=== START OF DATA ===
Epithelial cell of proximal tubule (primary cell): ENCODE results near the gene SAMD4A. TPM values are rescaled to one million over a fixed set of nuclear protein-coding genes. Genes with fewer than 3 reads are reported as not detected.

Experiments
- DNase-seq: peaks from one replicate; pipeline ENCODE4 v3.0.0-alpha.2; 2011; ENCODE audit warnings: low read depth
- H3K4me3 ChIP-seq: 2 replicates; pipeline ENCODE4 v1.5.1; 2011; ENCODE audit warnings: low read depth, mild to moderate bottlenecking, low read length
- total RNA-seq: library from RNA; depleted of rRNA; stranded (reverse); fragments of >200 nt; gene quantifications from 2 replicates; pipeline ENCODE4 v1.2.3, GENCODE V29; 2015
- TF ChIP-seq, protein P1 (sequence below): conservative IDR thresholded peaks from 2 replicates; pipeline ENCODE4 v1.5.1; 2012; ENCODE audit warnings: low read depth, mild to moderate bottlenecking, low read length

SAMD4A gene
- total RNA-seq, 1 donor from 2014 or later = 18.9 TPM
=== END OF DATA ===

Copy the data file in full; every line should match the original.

Epithelial cell of proximal tubule (primary cell): ENCODE results near the gene SAMD4A. TPM values are rescaled to one million over a fixed set of nuclear protein-coding genes. Genes with fewer than 3 reads are reported as not detected.

Experiments
- DNase-seq: peaks from one replicate; pipeline ENCODE4 v3.0.0-alpha.2; 2011; ENCODE audit warnings: low read depth
- H3K4me3 ChIP-seq: 2 replicates; pipeline ENCODE4 v1.5.1; 2011; ENCODE audit warnings: low read depth, mild to moderate bottlenecking, low read length
- total RNA-seq: library from RNA; depleted of rRNA; stranded (reverse); fragments of >200 nt; gene quantifications from 2 replicates; pipeline ENCODE4 v1.2.3, GENCODE V29; 2015
- TF ChIP-seq, protein P1 (sequence below): conservative IDR thresholded peaks from 2 replicates; pipeline ENCODE4 v1.5.1; 2012; ENCODE audit warnings: low read depth, mild to moderate bottlenecking, low read length

SAMD4A gene
- total RNA-seq, 1 donor from 2014 or later = 18.9 TPM